We have a small garden, and augment what we grow with purchases from farm stands and farmers markets. Often when canning we only have enough to do a few jars so often turn to “The Complete Book of Small-Batch Preserving” by Ellie Topp and Margaret Howard. The recipes that stand out are for Favorite Dill Pickles, the Tomatillo Mexican and Triple Tomato Salsas, grainy mustard, and chutney recipes, but we have tried and enjoyed many others. This is probably the most recent book I purchased, but have several canning books and will be adding some of your suggestions to the shelf!
I echo Jasmine’s comment regarding baby food. Freezing is the way to go. Especially when you are introducing foods you need so little that an ice cube size is perfect.
I also agree with Jasmine’s comment about the baby food. I wanted to can my own, but babies eat so little at any one time that canning doesn’t make a lot of sense. The closest I did to canning baby food was to give my daughter some of my homemade applesauce. Other than that babies eat a lot of meat and veggies which require pressure canning. Also, they are only eating purees for a few months before they move on to chunkier foods at which point you can just feed them whatever you are eating anyway. I make all my own baby food and have found that freezing is the easiest way to do it. If you want to make big batches just dump the ice cubes of food into freezer bags and you can have lots of bags in the freezer so you have multiple choices with only a couple of ice cube trays.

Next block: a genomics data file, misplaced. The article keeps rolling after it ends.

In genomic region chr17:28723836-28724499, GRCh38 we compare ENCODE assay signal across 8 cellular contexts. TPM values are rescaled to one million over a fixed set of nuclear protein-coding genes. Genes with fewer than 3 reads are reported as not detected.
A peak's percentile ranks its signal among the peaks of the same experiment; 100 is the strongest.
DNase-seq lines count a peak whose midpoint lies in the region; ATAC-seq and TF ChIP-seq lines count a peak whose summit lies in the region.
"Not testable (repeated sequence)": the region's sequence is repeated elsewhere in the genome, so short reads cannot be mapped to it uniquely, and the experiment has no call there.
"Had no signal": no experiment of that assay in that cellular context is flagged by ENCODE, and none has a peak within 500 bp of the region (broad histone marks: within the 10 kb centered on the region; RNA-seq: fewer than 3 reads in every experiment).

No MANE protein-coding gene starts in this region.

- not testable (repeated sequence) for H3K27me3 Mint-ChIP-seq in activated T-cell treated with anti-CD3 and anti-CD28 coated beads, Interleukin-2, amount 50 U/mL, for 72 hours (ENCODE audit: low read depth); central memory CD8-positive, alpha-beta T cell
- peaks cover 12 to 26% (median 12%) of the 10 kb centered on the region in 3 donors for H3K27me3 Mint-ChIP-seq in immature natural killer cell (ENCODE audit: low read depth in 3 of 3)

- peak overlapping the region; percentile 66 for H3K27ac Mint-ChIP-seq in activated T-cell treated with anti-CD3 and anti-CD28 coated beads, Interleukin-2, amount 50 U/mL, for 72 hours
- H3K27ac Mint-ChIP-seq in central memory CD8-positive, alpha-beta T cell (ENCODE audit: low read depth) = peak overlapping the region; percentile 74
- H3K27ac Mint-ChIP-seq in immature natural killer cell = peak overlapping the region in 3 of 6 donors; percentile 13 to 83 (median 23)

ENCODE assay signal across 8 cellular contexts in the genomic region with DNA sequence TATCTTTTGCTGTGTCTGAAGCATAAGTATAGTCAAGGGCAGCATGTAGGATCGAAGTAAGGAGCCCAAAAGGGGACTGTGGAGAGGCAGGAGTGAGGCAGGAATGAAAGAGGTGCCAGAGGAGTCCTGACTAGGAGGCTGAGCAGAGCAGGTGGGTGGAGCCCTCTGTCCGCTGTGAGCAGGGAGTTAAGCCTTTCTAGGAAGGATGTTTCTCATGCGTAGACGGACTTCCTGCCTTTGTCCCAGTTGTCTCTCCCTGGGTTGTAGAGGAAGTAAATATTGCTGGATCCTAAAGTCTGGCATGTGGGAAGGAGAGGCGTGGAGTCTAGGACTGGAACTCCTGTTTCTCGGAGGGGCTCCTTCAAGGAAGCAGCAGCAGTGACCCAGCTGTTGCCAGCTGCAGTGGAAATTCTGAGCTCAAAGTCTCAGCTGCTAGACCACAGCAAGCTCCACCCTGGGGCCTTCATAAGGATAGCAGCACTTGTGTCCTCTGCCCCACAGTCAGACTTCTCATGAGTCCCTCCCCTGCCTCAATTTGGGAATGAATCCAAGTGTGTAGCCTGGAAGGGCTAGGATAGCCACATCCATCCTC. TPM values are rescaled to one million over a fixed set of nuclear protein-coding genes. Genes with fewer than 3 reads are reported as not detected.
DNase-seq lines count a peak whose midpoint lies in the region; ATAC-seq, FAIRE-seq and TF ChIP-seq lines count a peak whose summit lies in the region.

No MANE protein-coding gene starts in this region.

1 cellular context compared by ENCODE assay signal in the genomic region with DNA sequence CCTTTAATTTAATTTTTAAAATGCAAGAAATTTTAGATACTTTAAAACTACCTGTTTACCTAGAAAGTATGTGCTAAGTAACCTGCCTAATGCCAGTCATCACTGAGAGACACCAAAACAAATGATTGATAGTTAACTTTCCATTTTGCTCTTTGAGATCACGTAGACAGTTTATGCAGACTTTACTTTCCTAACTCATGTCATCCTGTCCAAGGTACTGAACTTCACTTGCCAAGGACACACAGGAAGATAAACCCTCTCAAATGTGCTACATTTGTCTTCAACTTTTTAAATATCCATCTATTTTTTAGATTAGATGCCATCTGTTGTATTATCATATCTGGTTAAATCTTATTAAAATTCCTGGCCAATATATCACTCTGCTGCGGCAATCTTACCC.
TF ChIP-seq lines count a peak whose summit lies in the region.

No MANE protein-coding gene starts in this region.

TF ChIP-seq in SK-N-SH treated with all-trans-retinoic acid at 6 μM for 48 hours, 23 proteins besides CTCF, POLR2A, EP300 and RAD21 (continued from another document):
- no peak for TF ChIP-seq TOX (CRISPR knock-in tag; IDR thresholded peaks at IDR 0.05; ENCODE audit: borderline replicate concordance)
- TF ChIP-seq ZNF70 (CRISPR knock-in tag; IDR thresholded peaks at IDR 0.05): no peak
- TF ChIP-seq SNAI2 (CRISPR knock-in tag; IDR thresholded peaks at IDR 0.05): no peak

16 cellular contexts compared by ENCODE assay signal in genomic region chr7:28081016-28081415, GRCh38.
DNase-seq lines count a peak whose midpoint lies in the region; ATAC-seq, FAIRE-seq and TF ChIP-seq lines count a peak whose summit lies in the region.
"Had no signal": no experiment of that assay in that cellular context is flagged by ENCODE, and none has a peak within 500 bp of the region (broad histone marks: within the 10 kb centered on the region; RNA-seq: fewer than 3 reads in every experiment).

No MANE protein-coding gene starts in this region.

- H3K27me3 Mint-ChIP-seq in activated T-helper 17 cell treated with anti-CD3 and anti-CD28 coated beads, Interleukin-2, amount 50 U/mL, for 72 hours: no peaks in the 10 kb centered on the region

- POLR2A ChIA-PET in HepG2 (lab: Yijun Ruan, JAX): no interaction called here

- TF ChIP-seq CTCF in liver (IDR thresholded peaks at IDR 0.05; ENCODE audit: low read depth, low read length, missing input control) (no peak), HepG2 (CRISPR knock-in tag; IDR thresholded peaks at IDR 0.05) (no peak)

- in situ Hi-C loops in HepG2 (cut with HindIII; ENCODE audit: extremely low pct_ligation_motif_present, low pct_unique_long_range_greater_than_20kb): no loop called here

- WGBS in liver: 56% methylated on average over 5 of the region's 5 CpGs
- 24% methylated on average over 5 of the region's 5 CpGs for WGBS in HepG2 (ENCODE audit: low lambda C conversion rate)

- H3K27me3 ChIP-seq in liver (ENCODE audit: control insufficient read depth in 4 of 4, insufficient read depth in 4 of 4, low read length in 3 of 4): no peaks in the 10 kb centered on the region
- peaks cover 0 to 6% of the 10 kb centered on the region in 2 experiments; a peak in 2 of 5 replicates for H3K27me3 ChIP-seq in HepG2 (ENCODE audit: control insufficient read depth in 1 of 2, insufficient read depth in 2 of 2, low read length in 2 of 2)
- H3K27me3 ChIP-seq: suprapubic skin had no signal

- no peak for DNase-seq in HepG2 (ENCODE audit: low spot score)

Thanks for these! This summer will be my first foray into canning and I’m very excited.
What evil lurks in pectin that I don’t know about?
So you guys are thinking about having kids one of these days? That’s super-exciting! Annabel Karmel is the guru of making your own baby food. She’s a Brit and has lots of great books, like 1001 Baby Purees (I’m paraphrasing there)>